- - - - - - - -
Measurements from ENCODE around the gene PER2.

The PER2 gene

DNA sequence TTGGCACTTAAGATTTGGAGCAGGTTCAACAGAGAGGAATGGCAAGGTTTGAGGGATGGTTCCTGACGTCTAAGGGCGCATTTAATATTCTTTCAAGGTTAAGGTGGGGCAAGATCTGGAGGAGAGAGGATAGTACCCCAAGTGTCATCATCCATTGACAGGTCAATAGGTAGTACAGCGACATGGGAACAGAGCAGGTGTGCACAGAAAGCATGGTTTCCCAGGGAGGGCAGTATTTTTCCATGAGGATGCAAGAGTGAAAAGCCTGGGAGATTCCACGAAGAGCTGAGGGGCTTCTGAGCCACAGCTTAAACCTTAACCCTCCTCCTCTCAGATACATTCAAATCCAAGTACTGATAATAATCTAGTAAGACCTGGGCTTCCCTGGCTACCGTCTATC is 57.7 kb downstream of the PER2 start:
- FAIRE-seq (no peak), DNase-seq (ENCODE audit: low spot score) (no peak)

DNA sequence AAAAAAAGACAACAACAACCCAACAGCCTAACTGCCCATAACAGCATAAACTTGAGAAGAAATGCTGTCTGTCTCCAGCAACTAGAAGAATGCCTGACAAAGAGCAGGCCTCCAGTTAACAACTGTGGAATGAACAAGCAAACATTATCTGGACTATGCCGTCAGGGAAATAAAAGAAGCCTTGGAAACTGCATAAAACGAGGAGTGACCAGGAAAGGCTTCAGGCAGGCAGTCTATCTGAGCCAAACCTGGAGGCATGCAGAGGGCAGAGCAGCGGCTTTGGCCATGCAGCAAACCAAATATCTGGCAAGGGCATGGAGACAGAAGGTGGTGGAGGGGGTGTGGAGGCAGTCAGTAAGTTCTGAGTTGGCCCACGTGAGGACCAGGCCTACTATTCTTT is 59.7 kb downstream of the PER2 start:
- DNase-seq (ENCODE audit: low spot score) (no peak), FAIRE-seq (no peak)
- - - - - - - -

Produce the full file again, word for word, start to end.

Measurements from ENCODE around the gene PER2.

The PER2 gene

DNA sequence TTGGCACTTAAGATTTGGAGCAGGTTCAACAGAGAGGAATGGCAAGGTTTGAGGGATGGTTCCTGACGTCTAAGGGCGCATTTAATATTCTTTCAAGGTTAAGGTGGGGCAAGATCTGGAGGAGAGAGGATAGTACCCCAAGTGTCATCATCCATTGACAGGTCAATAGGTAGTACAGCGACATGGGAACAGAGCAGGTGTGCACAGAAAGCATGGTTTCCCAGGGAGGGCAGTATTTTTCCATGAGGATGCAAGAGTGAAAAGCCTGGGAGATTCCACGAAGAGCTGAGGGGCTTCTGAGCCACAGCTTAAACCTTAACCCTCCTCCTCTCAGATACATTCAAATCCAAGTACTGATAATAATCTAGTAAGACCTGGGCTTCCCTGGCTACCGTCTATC is 57.7 kb downstream of the PER2 start:
- FAIRE-seq (no peak), DNase-seq (ENCODE audit: low spot score) (no peak)

DNA sequence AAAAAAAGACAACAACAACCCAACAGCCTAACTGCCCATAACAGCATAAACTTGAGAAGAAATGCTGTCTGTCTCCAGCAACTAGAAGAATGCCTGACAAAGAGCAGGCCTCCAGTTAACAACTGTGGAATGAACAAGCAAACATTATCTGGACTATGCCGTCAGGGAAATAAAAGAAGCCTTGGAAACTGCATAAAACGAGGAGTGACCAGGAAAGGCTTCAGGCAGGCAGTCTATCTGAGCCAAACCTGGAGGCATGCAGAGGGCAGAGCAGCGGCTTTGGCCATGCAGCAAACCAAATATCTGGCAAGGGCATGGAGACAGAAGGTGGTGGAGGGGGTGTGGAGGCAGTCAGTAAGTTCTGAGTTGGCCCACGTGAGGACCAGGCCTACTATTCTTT is 59.7 kb downstream of the PER2 start:
- DNase-seq (ENCODE audit: low spot score) (no peak), FAIRE-seq (no peak)